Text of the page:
How do parasites worm their way in?

DATE: 01/02/16

By Adam Reid


The Strongyloides parasitic worm Credit: Mark Biney, University of Bristol

More than a billion people around the world are infected with parasitic worms. In the UK, parasites and worms don’t affect our daily lives very much. Although most children get Enterobius, or thread worm (pinworm in US) at some point, while itchy, it doesn’t cause serious harm. It’s a different story in other parts of the world, where soil-transmitted nematodes can slow children’s growth.

Unfortunately we still understand little about how parasites are able to get inside you and survive there. I have been involved in a collaboration with research groups from the UK, Japan, Taiwan, Germany, Mexico, USA and Australia to study how some worms have evolved to make their homes inside us. We sequenced the genomes of a group of worms and discovered two groups of genes associated with parasitism.

Soil-transmitted nematodes are rarely deadly, but they cause much suffering and maintain the cycle of poverty in parts of Africa, South America and South East Asia. Strongyloides is one group of these parasites. A particularly terrible form of infection can occur in immunocompromised individuals. Here, immunosuppressive drug treatment can cause hyperinfection syndrome in which an individual is overcome with worms. If untreated this can lead to death.

This worm is not only an important cause of disease, it is an excellent model system to understand the evolution of parasitism. Several species of Strongyloides have evolved from a free-living, non-parasitic ancestor. If we can understand what is different about these parasitic species compared to free-living relatives, we can identify adaptations that help the parasite invade our bodies and survive there.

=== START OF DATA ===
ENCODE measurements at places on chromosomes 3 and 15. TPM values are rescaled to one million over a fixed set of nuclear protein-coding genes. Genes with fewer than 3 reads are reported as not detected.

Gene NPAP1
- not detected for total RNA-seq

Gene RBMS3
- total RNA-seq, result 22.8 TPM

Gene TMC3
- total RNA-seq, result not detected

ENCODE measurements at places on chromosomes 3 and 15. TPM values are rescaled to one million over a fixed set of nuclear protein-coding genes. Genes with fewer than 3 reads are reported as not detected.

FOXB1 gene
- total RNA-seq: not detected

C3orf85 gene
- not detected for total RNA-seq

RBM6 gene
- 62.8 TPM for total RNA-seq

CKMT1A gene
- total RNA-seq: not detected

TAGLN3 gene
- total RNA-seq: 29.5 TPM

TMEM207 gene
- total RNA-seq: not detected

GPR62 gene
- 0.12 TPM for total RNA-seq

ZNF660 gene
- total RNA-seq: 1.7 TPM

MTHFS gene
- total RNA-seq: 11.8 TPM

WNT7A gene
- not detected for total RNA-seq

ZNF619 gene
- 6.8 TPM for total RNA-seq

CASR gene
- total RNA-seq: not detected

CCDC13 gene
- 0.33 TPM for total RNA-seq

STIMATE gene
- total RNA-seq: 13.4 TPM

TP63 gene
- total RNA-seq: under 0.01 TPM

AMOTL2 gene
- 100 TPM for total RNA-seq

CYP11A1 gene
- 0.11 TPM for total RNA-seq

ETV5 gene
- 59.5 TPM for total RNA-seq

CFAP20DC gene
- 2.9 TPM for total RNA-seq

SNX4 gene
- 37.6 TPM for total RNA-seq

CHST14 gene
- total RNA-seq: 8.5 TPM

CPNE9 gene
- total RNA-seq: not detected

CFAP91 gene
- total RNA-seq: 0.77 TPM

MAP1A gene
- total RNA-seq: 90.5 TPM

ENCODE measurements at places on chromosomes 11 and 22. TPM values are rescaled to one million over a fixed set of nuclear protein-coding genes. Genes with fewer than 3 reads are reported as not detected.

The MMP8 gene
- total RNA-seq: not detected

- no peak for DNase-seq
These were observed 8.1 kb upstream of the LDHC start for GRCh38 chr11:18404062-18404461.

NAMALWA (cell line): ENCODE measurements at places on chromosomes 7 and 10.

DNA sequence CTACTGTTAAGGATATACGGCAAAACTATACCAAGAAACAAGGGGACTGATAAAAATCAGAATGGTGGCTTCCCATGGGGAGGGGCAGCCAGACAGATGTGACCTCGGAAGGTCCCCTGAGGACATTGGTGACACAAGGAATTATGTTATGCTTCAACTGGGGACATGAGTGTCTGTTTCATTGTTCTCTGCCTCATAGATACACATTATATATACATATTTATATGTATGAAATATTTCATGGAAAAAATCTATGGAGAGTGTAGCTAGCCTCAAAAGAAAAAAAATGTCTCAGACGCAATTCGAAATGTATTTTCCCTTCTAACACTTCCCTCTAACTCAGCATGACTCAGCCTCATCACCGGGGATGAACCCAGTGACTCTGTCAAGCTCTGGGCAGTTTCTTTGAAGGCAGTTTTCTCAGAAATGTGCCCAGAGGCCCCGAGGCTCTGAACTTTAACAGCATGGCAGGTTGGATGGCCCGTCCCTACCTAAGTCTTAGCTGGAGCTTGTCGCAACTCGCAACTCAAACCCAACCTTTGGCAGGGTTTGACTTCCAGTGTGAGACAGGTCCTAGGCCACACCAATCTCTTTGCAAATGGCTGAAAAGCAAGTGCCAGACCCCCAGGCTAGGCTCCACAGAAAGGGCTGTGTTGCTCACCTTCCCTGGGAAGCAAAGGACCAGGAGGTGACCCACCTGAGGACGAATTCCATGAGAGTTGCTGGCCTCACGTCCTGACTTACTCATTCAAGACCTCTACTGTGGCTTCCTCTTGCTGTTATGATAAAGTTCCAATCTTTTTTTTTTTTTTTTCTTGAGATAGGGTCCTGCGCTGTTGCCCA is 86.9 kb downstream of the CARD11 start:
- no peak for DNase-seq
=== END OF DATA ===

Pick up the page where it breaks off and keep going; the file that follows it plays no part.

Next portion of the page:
Evolution and comparative genomics of Strongyloides and relatives

Thanks to our collaborators we were able to collect DNA from six different species of Strongyloides worm. We sequenced their genomes and then compared the free-living species to the parasitic ones to determine which genes are important for being a parasite. We identified two particular groups of genes: proteases (astacins) and cysteine-rich proteins (SCP/TAPS).


To test the importance of these genes in parasitism we used an unusual feature of the Strongyloides life cycle. While these parasites spend most of their time living inside another animal, they also have a free-living stage in the soil. We were able to use RNA sequencing to look at which genes are used in the parasitic stage and compare this to those used in the free-living stage.


The parasitic female, free-living female and infective third-stage larvae transcriptomes of Strongyloides spp.  Taken from Hunt V et al. (2016) Nature Genetics DOI: 10.1038/ng.3495

We expected that the genes important for parasitism should only be switched on in the parasitic stages of the life-cycle. Our analysis identified the same two groups of genes: proteases and cysteine-rich proteins. We then went on to show that these genes produce proteins released by the worm, suggesting that they interact directly with the host. This provides more evidence of their importance for parasitism.

So where does this work lead us? We are confident that these genes are involved in parasitism. The next goal is to understand how the genes work. They may help the parasite to digest our tissues, or inhibit our immune system. Understanding their role may help to develop new interventions such as drugs and vaccines.

Interestingly these genes are common in other parasitic worms and so this work could help our understanding of a range of diseases caused by soil-transmitted nematodes.

Adam Reid is a staff scientist at the Wellcome Trust Sanger Institute, working in Matthew Berriman’s Parasite Genomics group.


  • Vicky Hunt et al. (2016) The Genomic Basis of Parasitism in the Strongyloides Clade of Nematodes. Nature Genetics. Published online 1 February 2016. DOI: 10.1038/ng.3495

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